Saturday, February 18, 2012
About Jude's Name:
Reflections and Links from Day 2 at Council
Day two is in the books at the 108th Council of the Episcopal Diocese of West Texas. Rotel and the Hot Tomatoes stole the show at the end, but session highlights belonged to the Bishop's Address, Bishop Bauerschmidt's extended consideration of hope over lunch, and informal Open Mic time with Bishop Lillibridge to end the day (which prompted the most interactive twitter conversations of this Council thus far - score one for social media).
My own reflections keep returning to Bishop Bauerschmidt's observaton that "hope is when one cannot visualize the route from the way things are to the way they might be." The image of not knowing the road reminds me of Thomas Merton (1) and also of every day as a parent of small children.
Rebekah and I named one of our own small children "Jude." His name means "praise" or "thanks," which we understand to be the heart of the identity of God's people. Additionally, Jude is the patron saint of lost - or hopeless - causes; thus St Jude's hospitals which serve terminally ill children. For Rebekah and me, an embodiment of what it means to have been given all the time in the world to be God's people occurs when Christians are present to others and one another when the road is hidden and hope seems lost. (See yesterday's post on holy patience.)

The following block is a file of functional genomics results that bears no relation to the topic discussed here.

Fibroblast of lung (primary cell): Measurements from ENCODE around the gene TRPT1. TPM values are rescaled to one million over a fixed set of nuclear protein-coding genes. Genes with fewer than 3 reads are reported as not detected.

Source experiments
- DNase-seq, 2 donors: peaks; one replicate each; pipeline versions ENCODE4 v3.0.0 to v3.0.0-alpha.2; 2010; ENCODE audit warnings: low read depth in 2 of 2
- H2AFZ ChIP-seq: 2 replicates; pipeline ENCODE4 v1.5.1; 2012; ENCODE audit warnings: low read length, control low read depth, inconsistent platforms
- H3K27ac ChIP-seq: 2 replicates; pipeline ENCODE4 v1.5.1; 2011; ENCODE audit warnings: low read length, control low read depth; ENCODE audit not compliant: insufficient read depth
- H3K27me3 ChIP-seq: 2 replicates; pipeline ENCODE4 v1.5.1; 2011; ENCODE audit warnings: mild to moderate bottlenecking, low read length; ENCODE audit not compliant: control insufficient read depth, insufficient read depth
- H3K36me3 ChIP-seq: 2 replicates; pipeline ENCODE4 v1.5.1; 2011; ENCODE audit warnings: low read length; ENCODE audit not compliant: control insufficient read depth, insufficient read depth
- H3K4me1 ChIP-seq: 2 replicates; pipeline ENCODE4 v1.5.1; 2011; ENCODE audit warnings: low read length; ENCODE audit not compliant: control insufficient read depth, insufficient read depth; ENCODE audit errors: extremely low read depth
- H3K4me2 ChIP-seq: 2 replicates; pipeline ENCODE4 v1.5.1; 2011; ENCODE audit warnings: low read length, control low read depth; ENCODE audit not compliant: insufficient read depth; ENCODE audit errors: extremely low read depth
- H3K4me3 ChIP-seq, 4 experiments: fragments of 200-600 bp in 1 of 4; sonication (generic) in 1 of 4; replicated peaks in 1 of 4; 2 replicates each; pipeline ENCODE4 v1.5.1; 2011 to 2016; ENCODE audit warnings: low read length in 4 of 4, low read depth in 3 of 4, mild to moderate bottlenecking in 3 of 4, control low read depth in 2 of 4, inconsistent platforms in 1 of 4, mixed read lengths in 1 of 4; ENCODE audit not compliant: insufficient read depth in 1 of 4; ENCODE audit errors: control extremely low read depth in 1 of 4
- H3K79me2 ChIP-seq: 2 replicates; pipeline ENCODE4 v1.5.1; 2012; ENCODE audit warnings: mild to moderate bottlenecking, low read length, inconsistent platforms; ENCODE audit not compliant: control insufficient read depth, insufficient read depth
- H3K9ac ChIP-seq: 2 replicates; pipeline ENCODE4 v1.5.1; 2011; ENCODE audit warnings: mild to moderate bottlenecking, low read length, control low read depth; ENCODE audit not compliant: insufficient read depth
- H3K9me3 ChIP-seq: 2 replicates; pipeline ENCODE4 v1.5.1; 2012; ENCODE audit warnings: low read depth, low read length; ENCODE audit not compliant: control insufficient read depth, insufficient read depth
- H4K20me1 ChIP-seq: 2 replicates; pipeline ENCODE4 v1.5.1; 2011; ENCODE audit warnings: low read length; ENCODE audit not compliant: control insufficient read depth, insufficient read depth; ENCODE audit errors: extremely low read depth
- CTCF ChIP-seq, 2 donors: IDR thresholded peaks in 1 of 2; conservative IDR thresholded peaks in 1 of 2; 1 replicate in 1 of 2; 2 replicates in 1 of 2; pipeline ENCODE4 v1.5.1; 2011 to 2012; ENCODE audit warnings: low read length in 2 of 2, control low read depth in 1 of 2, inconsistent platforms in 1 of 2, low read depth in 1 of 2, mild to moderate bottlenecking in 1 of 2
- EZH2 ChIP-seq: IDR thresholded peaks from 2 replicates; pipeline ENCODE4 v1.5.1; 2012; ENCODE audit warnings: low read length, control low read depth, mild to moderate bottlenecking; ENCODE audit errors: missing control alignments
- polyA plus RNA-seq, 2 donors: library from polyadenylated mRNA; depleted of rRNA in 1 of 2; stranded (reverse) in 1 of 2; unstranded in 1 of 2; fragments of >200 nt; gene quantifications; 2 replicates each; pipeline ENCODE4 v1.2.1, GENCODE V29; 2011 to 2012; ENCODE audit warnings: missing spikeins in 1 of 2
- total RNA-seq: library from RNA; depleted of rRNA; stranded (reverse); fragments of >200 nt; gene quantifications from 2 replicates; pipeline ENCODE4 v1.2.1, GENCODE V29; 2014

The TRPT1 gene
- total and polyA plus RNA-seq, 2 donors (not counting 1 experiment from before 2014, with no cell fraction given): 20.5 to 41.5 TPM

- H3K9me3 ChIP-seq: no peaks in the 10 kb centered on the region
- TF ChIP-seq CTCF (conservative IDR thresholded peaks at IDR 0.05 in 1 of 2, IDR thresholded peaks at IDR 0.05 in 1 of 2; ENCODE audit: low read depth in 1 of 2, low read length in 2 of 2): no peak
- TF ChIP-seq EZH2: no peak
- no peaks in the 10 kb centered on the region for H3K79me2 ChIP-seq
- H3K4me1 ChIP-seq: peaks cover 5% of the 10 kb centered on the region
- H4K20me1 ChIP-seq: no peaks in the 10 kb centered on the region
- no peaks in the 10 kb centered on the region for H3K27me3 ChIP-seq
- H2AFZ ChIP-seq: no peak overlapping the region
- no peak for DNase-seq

Christians believe both in hope against hope and also that it is uniquely in the vulnerability of hopelessness that God's power becomes most clearly visible. As Bauerschmidt noted, hope is able to name God at work precisely because it reaches beyond the optimism of linear human progress, which, after all, can be illusory.
Hope against hope is the distinct hope Christians learn on Good Friday; it is the hope of the People who are baptized into the death - and resurrection - of Jesus. It is the hope which we pray will lead Jude, Annie, and their parents, to persevere in seeking Christ in all persons, and praising God for the new, unending, and unexpected, life we receive in him.
(1) Merton's famous prayer:
My Lord God,
I have no idea where I am going. I do not see the road ahead of me. I cannot know for certain where it will end. Nor do I really know myself, and the fact that I think I am following your will does not mean that I am actually doing so. But I believe that the desire to please You does in fact please You. And I hope I have that desire in all that I am doing. I hope that I will never do anything apart from that desire. And I know that, if I do this , You will lead me by the right road, though I may know nothing about it. Therefore I will trust You always though I may seem to be lost and in the shadow of death. I will not fear, for You are ever with me, and You will never leave me to face my perils alone.
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